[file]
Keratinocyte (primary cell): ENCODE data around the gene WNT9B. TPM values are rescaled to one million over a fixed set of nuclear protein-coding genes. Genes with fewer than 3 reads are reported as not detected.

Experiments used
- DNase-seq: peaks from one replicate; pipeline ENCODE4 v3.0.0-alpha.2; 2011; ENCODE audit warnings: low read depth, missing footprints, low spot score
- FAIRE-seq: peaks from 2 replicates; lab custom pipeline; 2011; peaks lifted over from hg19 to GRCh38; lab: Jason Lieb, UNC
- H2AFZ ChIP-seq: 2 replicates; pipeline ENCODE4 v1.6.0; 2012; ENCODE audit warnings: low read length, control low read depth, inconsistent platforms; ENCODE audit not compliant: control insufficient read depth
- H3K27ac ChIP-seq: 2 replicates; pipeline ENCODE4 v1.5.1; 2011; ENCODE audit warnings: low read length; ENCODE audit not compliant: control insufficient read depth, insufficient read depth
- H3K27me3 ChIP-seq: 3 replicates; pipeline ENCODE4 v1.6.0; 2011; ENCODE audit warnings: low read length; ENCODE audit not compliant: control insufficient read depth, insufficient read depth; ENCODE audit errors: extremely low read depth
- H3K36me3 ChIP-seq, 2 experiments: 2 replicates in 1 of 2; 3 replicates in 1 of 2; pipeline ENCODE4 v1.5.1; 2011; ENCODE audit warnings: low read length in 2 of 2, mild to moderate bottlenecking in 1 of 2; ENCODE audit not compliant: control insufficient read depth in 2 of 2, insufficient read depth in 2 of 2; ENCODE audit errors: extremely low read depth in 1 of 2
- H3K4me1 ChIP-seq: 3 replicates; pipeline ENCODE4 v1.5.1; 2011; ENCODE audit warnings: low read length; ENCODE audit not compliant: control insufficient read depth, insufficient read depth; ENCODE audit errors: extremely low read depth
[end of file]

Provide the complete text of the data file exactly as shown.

Keratinocyte (primary cell): ENCODE data around the gene WNT9B. TPM values are rescaled to one million over a fixed set of nuclear protein-coding genes. Genes with fewer than 3 reads are reported as not detected.

Experiments used
- DNase-seq: peaks from one replicate; pipeline ENCODE4 v3.0.0-alpha.2; 2011; ENCODE audit warnings: low read depth, missing footprints, low spot score
- FAIRE-seq: peaks from 2 replicates; lab custom pipeline; 2011; peaks lifted over from hg19 to GRCh38; lab: Jason Lieb, UNC
- H2AFZ ChIP-seq: 2 replicates; pipeline ENCODE4 v1.6.0; 2012; ENCODE audit warnings: low read length, control low read depth, inconsistent platforms; ENCODE audit not compliant: control insufficient read depth
- H3K27ac ChIP-seq: 2 replicates; pipeline ENCODE4 v1.5.1; 2011; ENCODE audit warnings: low read length; ENCODE audit not compliant: control insufficient read depth, insufficient read depth
- H3K27me3 ChIP-seq: 3 replicates; pipeline ENCODE4 v1.6.0; 2011; ENCODE audit warnings: low read length; ENCODE audit not compliant: control insufficient read depth, insufficient read depth; ENCODE audit errors: extremely low read depth
- H3K36me3 ChIP-seq, 2 experiments: 2 replicates in 1 of 2; 3 replicates in 1 of 2; pipeline ENCODE4 v1.5.1; 2011; ENCODE audit warnings: low read length in 2 of 2, mild to moderate bottlenecking in 1 of 2; ENCODE audit not compliant: control insufficient read depth in 2 of 2, insufficient read depth in 2 of 2; ENCODE audit errors: extremely low read depth in 1 of 2
- H3K4me1 ChIP-seq: 3 replicates; pipeline ENCODE4 v1.5.1; 2011; ENCODE audit warnings: low read length; ENCODE audit not compliant: control insufficient read depth, insufficient read depth; ENCODE audit errors: extremely low read depth